Incidentally, the Ishanya dik, the Sanskrit for North-East direction, according to the traditional Vastu Shastra, is the direction defined for a place of prayer or worship. It appears that it is a divine irony, that Gods and missionaries are more intensely active in the North-East region of the country. But the resultant situation does not seem to be auspicious and beneficent. Religions, the native ones along with the external ones, are in conflict with each other giving rise to restlessness. If only this divine irony can be transformed into a divine harmony, Prof. Ghosh’s anxiety for mutual inclusiveness between the North-East and rest of India would be assuaged. May that happen soon.

 

I feel more than honoured in writing this foreword. I am not only incomparable to Prof. Ghosh in scholarship and stature but also much less exposed to the complexities of the kind he has handled here. He was kind to remain patient to secure this foreword from me in spite of delays induced by my illness. I am indeed grateful. I apologise to the readers for causing delay in the publication of this book by my default, on more than one occasion, to meet a deadline.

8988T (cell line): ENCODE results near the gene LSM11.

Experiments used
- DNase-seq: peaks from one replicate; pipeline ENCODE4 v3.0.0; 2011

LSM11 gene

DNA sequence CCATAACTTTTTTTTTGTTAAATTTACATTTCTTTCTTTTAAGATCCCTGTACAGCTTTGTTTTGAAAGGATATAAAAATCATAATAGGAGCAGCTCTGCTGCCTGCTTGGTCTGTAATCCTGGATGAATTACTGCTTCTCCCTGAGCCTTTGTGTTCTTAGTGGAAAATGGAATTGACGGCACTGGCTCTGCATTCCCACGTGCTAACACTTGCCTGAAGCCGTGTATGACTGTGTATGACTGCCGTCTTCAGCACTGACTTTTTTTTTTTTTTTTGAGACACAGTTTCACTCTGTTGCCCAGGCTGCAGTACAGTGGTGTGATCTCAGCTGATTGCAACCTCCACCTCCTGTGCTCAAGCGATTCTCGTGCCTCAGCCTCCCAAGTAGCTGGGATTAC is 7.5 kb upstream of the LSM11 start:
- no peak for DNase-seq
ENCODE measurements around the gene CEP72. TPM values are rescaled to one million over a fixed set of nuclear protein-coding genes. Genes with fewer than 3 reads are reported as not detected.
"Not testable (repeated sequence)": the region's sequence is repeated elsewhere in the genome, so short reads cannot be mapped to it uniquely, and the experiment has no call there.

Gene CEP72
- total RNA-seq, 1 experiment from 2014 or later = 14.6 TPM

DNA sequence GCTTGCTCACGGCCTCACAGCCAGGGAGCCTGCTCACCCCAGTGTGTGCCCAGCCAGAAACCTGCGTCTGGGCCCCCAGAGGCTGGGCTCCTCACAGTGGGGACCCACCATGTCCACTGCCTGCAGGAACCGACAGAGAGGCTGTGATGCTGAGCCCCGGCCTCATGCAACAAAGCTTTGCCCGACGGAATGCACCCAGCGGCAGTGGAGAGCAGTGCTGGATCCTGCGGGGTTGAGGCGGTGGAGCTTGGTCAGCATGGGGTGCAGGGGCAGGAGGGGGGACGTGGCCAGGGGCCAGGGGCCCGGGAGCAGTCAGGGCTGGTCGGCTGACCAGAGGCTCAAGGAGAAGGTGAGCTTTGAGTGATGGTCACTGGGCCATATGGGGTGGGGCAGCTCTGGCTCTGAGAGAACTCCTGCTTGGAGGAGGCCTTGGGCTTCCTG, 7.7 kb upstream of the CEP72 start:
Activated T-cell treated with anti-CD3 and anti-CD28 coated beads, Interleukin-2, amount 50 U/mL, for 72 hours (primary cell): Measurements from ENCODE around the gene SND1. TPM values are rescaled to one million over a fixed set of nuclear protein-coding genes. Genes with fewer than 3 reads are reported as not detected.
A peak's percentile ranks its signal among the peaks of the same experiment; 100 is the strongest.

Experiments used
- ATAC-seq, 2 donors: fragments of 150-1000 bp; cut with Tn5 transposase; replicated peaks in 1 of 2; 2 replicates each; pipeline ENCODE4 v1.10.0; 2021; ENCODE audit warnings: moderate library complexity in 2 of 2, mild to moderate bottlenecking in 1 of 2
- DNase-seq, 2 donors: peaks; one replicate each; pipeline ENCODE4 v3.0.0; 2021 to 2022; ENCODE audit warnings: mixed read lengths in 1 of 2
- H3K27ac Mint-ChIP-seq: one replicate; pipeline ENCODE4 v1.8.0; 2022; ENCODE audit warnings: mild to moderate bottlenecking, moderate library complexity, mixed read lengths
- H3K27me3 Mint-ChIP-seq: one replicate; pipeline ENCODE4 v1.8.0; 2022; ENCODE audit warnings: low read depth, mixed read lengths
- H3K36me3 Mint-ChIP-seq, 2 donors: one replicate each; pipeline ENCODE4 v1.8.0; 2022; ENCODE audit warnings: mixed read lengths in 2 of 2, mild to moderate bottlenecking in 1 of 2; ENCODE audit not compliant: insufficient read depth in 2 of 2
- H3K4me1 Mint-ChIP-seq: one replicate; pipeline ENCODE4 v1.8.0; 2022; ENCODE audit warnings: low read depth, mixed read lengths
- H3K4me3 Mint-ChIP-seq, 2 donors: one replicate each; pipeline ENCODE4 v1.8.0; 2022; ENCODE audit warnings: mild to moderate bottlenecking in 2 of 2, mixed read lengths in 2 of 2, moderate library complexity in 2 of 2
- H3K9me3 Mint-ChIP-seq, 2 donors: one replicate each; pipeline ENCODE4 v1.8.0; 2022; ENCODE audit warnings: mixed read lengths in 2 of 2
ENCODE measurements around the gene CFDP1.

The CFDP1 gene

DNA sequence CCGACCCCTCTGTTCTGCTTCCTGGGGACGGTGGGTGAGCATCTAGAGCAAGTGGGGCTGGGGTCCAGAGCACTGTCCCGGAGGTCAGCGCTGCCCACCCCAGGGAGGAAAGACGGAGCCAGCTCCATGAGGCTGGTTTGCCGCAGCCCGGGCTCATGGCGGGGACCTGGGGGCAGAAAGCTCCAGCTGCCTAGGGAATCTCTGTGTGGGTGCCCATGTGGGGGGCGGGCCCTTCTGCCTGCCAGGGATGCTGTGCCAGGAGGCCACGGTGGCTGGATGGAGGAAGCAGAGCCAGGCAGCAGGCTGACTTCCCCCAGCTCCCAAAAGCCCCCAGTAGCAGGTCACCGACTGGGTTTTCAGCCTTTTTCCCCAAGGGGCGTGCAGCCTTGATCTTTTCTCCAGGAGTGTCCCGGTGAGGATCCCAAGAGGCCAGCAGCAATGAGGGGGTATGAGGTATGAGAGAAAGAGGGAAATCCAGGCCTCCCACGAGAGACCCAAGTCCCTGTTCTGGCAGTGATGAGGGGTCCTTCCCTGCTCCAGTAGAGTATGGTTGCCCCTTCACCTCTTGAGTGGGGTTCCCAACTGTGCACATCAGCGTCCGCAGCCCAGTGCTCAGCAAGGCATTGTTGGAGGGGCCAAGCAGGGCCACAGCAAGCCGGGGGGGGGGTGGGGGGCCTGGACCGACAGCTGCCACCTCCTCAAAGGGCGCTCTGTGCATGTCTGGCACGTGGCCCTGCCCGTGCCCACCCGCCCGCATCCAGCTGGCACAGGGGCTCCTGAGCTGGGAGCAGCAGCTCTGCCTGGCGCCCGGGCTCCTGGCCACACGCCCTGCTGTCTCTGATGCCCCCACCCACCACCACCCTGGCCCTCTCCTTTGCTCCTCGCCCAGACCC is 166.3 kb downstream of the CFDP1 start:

Contents

 

Religion, Linguistics and Separatism in North-East India

1

Christianity in the Third Millennium

14

Missionary View of Indian History is Short sighted

32

Darjeeling-Gorkha Identity is Based on False Premises

45

Rival Faiths, China’s India Policy and the Religious Card in Sikkim

62

Terrorist in North-East India get support from America

80

NSCN-IM and the Roots of Naga Identity:

 

Religion and Language - I

85

Religion and Language - II

105

Partition of Manipur, Greater Nagaland and Contrived Tangkhul-Naga Identity

117

The Naga Question in Manipur

137

Naga Question in India

150

Urdu, Yiddish And Sectarian Nationalism

 

Role of Script and Linguistic Exclusion Principle-I

162

Role of Script and Linguistic Exclusion Principle-II

181

Appendix-1

 

A Missionary Angle for Everything that ails North-East India!

194

Appendix-2(a)

 

Poverty of Knowledge and its Ramifications on Indigenous People-I

201

Appendix-2(b)

 

Poverty of Knowledge and its Ramifications on Indigenous Peoples-I I

212

Appendlx-3

 

Sectarian Nationalism, Religious Fundamentalism and Language

226

 

Sample Pages